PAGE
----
11 of the 17 FA cars that have failed with my tunes on them were catless.
Catless cars cause boost creep which takes away my ability to control boost at high rpm. See plots at bottom of page. To explain the boost control and plots. The wastegate duty cycle is what controls the boost. When the wastegate duty cycle is zero the car runs what is called "wastegate boost". The stock turbo comes with an 8 psi wastegate. So on a stock car if you zero out the wastegate duty cycle it will run 8 psi flat all the way to redline. On the plots you will see that I am dumping the wastegate duty cycle to 0% at 6000rpm and the boost is still "creeping" to 20+psi on all the plots. The big issue here is that the cars are just out of fuel. When they run out of fuel they just go crazy and knock and misfire. You can see how all the lines just go bonkers after 6000rpm. This is completely different behavior than a fuel injected EJ STi.
Since the boost will uncontrollably rise at high rpm and cause the car to run out of fuel, it puts me in a bad spot and forces me to lean the car out so it won't run out of fuel....which ultimately can lead to the car being more knock prone at high rpm.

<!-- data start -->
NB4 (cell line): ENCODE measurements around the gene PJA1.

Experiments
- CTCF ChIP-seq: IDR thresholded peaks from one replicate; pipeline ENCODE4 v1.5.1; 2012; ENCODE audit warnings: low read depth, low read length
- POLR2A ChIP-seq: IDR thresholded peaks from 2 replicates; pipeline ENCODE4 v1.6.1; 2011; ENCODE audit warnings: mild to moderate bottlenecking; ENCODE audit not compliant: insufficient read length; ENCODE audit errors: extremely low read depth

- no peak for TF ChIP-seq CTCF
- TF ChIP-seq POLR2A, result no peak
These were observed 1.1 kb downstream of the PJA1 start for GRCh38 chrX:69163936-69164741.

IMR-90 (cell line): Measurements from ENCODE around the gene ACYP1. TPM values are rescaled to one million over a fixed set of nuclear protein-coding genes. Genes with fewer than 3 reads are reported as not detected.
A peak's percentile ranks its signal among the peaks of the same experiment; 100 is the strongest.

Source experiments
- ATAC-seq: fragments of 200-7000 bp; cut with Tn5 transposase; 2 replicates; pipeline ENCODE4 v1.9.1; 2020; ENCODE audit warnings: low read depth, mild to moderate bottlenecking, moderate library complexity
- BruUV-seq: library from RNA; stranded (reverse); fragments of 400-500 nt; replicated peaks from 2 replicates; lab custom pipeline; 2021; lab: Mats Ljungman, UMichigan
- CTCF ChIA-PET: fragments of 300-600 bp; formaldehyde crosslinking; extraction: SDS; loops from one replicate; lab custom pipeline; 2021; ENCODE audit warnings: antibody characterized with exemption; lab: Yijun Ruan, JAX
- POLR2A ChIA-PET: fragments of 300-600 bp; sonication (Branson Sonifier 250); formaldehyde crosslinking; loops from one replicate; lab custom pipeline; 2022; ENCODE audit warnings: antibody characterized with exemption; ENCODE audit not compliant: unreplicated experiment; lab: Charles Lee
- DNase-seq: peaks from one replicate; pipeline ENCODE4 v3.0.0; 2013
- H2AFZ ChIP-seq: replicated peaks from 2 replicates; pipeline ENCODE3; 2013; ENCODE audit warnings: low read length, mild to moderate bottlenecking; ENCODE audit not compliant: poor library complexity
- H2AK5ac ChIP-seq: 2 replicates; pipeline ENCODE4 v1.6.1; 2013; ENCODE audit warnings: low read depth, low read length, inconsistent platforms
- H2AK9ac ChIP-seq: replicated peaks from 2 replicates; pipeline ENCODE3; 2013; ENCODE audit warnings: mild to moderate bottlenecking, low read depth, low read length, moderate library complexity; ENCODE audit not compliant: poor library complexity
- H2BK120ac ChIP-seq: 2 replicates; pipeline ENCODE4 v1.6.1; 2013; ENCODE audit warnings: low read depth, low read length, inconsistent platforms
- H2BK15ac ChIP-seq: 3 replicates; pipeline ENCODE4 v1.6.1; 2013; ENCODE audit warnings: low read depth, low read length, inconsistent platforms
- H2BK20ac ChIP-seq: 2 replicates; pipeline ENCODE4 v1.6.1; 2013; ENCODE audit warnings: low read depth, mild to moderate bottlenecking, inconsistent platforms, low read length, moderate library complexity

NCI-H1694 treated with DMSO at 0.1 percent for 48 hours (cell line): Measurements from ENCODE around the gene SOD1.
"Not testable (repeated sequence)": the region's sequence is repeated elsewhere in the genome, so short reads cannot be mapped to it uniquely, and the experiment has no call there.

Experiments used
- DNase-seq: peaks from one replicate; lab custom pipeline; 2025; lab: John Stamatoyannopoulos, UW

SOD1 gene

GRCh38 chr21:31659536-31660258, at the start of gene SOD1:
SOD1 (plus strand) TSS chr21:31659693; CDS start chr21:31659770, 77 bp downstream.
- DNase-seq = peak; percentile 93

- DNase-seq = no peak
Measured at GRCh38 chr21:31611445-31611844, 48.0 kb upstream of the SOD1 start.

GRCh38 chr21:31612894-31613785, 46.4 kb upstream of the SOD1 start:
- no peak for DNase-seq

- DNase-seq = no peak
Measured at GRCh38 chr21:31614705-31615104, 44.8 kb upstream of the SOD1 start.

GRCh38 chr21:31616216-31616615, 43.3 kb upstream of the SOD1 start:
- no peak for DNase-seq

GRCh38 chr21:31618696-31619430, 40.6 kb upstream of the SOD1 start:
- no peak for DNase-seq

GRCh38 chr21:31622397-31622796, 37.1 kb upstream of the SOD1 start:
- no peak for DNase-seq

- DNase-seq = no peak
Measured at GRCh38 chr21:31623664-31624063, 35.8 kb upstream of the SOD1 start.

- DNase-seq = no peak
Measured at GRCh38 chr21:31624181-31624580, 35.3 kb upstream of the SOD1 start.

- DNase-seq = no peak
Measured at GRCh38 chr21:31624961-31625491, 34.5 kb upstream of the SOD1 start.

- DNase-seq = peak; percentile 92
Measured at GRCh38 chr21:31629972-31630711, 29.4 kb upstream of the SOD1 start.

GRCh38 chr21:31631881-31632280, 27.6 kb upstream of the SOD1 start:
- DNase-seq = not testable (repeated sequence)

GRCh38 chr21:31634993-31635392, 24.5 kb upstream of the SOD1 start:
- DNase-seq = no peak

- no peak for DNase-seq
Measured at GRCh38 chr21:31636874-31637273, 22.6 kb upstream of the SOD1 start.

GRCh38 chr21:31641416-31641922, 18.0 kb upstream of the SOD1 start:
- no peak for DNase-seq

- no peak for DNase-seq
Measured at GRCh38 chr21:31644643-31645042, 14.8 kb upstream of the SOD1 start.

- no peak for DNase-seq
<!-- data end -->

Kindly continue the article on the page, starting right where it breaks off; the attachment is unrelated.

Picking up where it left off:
It's simply not the proper way to setup a vehicle. Even if your particular car is not experiencing boost creep, I would still tune it in a way that expects it to happen. Which ultimately is going to keep the power down.....which defeats the whole purpose you went catless in the first place.
CATTED J-PIPE - Ultimately just selling the catless j-pipe and picking up a catted one is my most favorable solution, but it is both costly and time consuming so I know most people will not do it.
METH INJECTION - This is the simplest and cheapest solution I can recommend. I will tune a catless car if a methanol injection kit is added. Since the issue with being catless is running out of fuel, adding meth will increase the fueling capacity of the vehicle and prevent you from running out of fuel if a boost creep situation does occur. Meth injection also has the added benefits of increasing the octane of your fuel, decreasing the post intercooler air temperature entering the engine, both of which will reduce knock and it will also clean the intake valves so you won't have to walnut blast them later. So if you're going to spend $400 to have someone walnut blast the valves at some point, then it seems like a no-brainer to spend $470 on a meth kit now and receive all the added benefits from it.